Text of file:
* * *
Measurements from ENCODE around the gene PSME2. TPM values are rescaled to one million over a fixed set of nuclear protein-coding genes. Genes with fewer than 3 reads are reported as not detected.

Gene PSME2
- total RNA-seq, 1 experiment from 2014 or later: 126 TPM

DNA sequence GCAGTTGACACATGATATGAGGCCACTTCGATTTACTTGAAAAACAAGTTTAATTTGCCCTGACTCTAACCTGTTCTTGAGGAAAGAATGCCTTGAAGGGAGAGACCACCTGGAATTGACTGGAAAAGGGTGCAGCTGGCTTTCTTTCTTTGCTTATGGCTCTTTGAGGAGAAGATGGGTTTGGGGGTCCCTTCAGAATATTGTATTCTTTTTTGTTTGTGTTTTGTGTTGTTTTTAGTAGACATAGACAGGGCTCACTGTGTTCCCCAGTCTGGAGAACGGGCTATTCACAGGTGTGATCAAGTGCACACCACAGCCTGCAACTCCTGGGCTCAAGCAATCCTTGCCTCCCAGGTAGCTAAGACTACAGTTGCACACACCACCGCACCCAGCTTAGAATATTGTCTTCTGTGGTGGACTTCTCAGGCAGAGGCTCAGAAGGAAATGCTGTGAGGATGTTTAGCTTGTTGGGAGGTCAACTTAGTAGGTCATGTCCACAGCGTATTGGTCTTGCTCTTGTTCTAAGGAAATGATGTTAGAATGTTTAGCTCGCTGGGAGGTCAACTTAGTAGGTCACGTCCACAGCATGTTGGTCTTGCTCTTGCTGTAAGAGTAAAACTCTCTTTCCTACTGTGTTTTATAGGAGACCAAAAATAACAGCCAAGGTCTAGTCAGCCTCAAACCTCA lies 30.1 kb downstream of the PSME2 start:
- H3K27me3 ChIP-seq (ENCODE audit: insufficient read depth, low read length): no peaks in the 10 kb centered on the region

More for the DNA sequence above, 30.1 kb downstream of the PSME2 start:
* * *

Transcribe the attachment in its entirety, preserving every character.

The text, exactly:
Measurements from ENCODE around the gene PSME2. TPM values are rescaled to one million over a fixed set of nuclear protein-coding genes. Genes with fewer than 3 reads are reported as not detected.

Gene PSME2
- total RNA-seq, 1 experiment from 2014 or later: 126 TPM

DNA sequence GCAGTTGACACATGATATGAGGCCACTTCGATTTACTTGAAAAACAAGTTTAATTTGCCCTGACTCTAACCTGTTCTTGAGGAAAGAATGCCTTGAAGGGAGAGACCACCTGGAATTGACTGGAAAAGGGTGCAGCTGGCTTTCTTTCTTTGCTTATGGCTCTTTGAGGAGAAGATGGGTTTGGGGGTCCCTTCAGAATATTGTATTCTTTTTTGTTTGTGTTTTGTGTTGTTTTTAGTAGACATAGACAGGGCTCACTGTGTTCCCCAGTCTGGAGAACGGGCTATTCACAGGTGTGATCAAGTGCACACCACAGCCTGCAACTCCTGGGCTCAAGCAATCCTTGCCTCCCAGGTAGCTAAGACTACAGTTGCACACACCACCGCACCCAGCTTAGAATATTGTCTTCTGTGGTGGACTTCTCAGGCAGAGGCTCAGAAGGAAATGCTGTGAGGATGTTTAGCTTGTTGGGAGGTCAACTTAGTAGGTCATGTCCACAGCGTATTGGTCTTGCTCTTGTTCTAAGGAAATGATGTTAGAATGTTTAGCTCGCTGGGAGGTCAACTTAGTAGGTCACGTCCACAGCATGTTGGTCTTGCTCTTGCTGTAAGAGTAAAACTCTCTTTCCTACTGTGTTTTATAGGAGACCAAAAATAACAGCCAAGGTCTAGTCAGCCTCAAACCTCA lies 30.1 kb downstream of the PSME2 start:
- H3K27me3 ChIP-seq (ENCODE audit: insufficient read depth, low read length): no peaks in the 10 kb centered on the region

More for the DNA sequence above, 30.1 kb downstream of the PSME2 start: